Are Eggs and Sausage the Best Breakfast to Eat Before a Race?

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Every runner knows that the last meal eaten before a race should be high in carbohydrates and low in fat. The idea is to top off those precious glycogen stores in your muscles and liver so that they last longer during the race. But a recent study by Japanese researchers suggests that a high-fat pre-race meal may work better, provided the body is already well stocked with glycogen.

Most runners ensure that their bodies are well stocked with glycogen for longer races by carbo-loading for 1 to 3 days before race day. However, a study conducted in 1967 showed that after carbo-loading, athletes were not able to increase their glycogen stores any further by eating a high-carb meal on the morning of a race. Besides carbo-loading, another way to make glycogen stores last longer during a race is to cause the muscles to burn more fat, which can be done by eating a high-fat meal before exercise. In light of these facts, Hiroaki Tanaka and colleagues at Fukuoka University hypothesized that eating a high-fat meal after carbo-loading and before exhaustive exercise would enhance endurance by maximizing glycogen stores and increasing fat burning.

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To test this hypothesis they recruited eight college-age male runners as subjects. These guys were very fit, with an average body fat percentage of 6.7 and an average VO2 Max of 61.3 ml/kg/min (average is under 50). All eight subjects were required to complete three different trials, which were administered in random order and separated by one-week intervals. The trials consisted of a specific morning nutrition regimen followed by a running test that entailed 80 minutes of treadmill running at marathon race pace followed immediately by a run to exhaustion at a somewhat faster pace corresponding to 80 percent of VO2 Max.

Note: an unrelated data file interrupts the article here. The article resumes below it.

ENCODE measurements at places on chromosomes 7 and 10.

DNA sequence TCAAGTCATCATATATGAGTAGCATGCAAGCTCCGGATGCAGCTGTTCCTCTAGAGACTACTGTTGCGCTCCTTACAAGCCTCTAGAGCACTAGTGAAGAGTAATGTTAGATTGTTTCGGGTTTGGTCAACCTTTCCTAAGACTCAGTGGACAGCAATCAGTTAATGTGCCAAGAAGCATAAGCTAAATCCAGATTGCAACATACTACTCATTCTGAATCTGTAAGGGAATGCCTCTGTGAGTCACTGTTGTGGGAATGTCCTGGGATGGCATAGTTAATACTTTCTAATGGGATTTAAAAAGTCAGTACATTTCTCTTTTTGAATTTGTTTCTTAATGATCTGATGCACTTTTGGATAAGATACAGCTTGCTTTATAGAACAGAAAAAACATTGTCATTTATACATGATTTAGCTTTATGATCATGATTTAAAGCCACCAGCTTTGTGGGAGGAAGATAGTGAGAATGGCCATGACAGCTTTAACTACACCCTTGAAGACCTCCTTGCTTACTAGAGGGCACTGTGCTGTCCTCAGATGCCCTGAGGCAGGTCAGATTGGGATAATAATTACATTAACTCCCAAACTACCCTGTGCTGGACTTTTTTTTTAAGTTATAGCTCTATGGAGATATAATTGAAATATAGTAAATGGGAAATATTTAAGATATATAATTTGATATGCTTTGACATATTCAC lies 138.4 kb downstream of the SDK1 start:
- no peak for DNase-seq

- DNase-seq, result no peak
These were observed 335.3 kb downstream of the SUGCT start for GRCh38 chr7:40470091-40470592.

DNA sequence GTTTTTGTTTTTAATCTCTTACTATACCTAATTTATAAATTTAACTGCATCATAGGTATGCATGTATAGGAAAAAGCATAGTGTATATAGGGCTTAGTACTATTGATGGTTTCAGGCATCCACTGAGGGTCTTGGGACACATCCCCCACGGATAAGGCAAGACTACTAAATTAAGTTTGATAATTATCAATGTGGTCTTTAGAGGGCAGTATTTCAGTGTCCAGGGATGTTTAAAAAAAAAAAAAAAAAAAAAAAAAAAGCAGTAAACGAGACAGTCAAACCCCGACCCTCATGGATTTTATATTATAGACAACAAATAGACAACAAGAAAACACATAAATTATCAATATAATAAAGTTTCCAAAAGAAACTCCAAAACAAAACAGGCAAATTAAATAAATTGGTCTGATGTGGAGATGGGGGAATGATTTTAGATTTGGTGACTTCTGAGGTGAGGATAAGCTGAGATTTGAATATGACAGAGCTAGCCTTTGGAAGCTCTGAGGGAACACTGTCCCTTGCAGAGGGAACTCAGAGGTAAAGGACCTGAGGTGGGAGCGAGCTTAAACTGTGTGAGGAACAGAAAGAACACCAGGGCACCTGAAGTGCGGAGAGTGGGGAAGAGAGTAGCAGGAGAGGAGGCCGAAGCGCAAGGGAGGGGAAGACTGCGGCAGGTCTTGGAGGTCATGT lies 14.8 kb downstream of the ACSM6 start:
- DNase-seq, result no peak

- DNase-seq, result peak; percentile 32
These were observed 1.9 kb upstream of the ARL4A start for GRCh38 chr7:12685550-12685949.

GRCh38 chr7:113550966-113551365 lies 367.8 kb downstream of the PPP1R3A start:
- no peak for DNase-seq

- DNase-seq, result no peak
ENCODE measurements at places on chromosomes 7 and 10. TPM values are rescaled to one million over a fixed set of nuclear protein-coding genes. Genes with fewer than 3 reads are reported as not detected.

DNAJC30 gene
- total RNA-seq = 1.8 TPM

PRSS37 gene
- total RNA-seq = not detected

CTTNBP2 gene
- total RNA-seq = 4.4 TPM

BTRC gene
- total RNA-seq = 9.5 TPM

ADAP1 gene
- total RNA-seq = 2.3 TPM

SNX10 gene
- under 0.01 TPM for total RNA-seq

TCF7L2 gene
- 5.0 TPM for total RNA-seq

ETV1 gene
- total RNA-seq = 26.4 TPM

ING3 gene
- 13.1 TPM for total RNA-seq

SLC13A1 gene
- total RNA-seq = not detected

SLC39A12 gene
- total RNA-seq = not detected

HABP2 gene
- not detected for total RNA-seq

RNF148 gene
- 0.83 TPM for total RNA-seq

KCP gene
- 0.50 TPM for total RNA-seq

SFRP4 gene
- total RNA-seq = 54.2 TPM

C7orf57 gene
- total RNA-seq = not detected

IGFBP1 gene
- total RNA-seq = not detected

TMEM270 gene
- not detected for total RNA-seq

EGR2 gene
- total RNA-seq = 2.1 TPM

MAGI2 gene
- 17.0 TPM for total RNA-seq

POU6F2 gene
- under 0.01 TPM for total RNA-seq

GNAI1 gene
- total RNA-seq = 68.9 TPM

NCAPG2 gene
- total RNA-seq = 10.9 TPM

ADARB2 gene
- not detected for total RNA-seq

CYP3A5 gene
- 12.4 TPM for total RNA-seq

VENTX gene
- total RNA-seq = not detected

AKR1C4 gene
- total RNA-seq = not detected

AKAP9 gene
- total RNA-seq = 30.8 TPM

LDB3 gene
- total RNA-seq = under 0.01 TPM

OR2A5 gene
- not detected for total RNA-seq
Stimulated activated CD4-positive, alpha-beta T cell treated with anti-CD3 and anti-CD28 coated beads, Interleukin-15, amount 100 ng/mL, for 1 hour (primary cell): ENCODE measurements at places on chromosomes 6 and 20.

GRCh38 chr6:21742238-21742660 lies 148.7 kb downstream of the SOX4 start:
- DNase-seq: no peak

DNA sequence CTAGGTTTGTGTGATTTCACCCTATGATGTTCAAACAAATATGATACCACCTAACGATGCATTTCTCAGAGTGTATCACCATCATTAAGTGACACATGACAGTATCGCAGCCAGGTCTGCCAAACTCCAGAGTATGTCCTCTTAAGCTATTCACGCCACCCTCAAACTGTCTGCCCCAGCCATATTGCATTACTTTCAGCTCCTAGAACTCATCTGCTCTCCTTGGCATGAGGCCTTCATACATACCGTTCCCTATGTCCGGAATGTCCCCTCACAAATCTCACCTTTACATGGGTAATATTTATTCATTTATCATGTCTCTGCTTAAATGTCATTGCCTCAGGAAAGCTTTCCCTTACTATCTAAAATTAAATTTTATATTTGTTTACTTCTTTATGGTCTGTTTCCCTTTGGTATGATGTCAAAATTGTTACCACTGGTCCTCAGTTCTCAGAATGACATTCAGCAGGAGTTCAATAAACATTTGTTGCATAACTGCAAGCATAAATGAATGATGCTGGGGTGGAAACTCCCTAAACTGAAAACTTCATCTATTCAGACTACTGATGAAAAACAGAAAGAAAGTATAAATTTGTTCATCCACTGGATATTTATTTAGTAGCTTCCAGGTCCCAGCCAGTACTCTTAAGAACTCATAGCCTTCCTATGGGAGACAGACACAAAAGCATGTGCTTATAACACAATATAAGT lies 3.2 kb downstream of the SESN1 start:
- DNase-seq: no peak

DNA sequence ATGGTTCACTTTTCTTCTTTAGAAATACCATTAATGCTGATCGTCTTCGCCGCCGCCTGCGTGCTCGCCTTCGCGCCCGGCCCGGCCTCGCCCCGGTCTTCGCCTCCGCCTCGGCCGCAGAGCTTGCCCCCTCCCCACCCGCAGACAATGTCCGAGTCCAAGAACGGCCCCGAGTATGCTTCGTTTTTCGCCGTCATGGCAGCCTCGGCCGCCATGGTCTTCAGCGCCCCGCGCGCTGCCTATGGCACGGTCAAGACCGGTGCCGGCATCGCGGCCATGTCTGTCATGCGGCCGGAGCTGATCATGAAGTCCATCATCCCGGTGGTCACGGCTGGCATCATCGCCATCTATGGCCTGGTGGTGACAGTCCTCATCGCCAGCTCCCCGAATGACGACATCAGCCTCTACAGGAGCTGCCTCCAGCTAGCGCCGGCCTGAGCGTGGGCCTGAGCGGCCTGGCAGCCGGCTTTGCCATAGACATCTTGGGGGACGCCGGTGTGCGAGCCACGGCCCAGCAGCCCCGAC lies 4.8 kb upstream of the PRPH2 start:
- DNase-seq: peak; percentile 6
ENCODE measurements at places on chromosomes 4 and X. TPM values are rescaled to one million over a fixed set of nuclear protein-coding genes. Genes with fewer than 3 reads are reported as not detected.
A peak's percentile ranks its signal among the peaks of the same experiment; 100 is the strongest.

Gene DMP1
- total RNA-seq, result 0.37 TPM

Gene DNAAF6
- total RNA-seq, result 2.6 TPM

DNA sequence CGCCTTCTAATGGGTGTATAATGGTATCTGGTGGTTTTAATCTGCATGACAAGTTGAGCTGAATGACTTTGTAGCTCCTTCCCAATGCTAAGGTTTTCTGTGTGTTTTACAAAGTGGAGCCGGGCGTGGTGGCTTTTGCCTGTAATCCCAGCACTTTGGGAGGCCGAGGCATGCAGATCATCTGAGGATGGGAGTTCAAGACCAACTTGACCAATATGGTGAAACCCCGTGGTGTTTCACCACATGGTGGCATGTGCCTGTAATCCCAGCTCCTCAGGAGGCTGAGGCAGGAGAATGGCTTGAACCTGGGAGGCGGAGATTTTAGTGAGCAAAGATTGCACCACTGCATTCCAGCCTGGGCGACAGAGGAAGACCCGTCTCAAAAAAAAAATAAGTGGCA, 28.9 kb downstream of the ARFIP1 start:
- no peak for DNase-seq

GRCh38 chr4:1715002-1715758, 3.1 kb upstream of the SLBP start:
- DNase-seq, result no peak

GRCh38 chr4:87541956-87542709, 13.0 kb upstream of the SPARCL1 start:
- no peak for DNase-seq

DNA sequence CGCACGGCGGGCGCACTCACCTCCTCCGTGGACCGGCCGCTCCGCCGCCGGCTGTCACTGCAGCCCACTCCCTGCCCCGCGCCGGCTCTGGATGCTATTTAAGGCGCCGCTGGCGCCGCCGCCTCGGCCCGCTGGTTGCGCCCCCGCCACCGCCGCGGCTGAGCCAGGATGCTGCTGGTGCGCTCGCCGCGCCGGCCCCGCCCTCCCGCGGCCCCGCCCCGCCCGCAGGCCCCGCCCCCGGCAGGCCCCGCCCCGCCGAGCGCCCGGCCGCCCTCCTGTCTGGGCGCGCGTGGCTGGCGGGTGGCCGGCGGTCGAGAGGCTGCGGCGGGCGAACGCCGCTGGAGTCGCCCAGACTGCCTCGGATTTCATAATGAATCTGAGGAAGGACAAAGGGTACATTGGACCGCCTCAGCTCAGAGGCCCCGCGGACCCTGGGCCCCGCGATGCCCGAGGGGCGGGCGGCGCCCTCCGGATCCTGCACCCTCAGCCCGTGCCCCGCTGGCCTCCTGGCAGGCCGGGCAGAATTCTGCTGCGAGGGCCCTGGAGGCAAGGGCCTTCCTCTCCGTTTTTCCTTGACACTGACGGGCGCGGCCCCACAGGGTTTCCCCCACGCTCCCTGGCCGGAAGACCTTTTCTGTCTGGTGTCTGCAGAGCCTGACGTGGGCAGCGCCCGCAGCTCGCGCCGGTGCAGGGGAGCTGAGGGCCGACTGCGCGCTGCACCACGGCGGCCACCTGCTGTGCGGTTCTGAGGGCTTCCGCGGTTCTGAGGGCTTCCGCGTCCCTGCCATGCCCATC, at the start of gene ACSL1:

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The runners completed three days of carbo-loading before each trial. In all three trials the subjects were fed a breakfast of approximately 1,000 calories four hours before the running test. On one occasion the breakfast was a traditional high-carb pre-race meal in which 70 percent of total calories were supplied by carbohydrates. On the other two occasions the subjects received a high-fat breakfast that was 55 percent fat and only 30 percent carbohydrates. It's worth noting that even in this meal the amount of carbohydrates (300 calories) was not insignificant. The researchers' aim was to provide a meal with enough fat to increase fat use during the subsequent run, but also enough carbohydrates to top off the subjects' liver glycogen stores, which would have been partly depleted after the overnight fast.

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